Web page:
At first sight, the world it conjures up is rather different from the one that inhabits Unsworth's previous books. Morality Play was a medieval pageant set in the gloomy, trackless forests and murky castles of northern England. And Sacred Hunger was a horrifying saga suggested by the dank, fatal cargo holds of Liverpool freighters. It was, as they say in the trade, Unsworth's "breakthrough" book, but it had an unusual and extremely literary provenance.
"I went to Liverpool as a writer-in-residence at the University," he remembers. "I was the first and last one they ever had, I think. Anyway, I'd come from Cambridge, and I was shocked at first by how dilapidated and deprived the city was. And then there was the highly politicised nature of the university, which was rather a new thing for me. And one way or another I got so involved that I didn't write anything for a year, and then I couldn't. It was awful. For 15 months I was blocked, the first time I'd ever had that.
"I became neurotic - I couldn't sleep. It's a terrible thing because you don't know whether 'it' will ever come back, and you don't even know what 'it' is. And you lose energy and just feel that you're failing in everything. The only cure is to just do it, however bad, and that's what I did. I wrote a novel called Sugar and Rum, which I don't think was a particularly good novel, maybe. But it was about a blocked writer, and what he was failing to write was a book about slavery. He got so bogged down in the appalling nature of the slave trade that he couldn't write the book. And in the process of doing that I became interested myself, and I suppose that in a way Sacred Hunger was the book he wanted to write but couldn't."
In stark contrast to the brutal worlds described in these books, Umbria is, at least, sunny. There are clematis flowers and linnets. But Unsworth is quick to explain that the three works are connected - almost to the point of being a trilogy by the theme of justice. "In Sacred Hunger, it's about what is lawful in the general consensus of opinion of the time, compared to what is urged by the individual conscience.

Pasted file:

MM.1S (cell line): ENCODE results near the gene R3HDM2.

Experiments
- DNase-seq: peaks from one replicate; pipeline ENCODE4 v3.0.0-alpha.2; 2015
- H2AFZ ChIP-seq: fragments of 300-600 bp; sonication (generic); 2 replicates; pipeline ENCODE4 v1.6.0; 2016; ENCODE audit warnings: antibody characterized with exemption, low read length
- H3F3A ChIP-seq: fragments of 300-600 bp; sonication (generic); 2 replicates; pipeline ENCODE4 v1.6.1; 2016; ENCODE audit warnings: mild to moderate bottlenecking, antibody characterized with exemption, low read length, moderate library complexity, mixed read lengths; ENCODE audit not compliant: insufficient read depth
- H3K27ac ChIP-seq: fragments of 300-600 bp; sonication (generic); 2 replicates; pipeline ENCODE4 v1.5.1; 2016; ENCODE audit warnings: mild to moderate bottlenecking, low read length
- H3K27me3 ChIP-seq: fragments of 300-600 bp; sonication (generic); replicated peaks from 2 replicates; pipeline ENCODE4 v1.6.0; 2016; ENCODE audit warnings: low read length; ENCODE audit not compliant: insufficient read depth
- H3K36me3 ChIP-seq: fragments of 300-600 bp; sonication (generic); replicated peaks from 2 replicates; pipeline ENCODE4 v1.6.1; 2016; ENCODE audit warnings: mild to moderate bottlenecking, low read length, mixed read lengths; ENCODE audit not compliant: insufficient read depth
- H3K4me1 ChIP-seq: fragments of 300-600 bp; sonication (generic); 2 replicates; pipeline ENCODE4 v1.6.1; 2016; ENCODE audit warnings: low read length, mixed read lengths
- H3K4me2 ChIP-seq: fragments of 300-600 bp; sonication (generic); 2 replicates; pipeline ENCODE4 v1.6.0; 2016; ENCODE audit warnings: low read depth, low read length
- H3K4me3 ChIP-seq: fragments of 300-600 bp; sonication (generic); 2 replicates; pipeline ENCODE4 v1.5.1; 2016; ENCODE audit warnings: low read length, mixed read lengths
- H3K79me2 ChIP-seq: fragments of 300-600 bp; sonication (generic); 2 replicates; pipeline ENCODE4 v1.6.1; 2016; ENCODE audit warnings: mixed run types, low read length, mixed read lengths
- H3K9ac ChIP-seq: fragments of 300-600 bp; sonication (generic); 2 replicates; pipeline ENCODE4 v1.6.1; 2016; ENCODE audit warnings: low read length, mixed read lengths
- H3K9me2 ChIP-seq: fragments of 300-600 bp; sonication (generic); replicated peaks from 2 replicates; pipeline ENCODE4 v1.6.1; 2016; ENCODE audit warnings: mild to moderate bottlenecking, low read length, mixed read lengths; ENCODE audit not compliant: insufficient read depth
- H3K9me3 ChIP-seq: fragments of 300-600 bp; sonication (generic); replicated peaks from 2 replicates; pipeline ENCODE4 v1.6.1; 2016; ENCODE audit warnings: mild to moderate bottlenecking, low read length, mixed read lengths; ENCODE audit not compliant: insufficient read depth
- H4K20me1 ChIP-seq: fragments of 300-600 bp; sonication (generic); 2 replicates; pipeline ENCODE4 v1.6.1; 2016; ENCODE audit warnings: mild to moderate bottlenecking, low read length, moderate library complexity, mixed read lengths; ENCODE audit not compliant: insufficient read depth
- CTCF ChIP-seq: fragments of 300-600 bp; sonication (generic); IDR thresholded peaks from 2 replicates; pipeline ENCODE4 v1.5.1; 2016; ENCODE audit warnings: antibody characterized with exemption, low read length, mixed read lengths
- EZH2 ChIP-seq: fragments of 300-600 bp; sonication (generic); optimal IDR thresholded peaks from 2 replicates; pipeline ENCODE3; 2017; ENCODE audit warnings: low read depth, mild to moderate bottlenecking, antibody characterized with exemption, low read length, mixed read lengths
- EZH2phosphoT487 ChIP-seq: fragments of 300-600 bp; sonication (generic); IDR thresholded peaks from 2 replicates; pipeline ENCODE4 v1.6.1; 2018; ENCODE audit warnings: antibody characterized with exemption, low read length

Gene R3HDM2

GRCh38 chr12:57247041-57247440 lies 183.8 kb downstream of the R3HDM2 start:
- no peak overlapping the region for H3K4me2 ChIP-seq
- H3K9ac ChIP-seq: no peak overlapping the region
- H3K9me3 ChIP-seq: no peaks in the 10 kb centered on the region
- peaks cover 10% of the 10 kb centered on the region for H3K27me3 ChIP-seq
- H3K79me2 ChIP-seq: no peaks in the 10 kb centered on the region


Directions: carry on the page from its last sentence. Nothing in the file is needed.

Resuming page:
"In Morality Play, justice is an attribute of power, a poetical weapon, something imposed by the strong upon the weak. And here, in the character of the lawyer, Mancini, it's to do with the difference between justice and law. To Mancini, justice is a question of form or shape, almost an aesthetic concept - not a question of right and wrong, more a question of balance."
Unsworth talks in a formal manner that seems both charming and old-fashioned. Indeed, if After Hannibal is marred, it might be that the modern setting feels, if anything, a touch dated. He freely admits this to be a worry and a danger. He never intended to flee England ("It's been just an accident, really") but he married a Finnish woman and lived in Helsinki, and then moved to Umbria, Italy, because England looked too pricey. He is the first Unsworth not to have gone down the Durham mines - his father went underground when he was 13 - and he is a devotee (from afar) of the English landscape, "but living in Italy as I do," he says.
"We're happy there, very happy - maybe too happy. But I do sometimes feel too far from everything. And one's sense of the English language can be a bit affected. I don't read English newspapers and I watch Italian television. The only English I hear is the World Service. So I don't know the language of the street, and while I've never been what you might call street-credible as a writer - I haven't really needed to be - I can feel the remoteness of all that."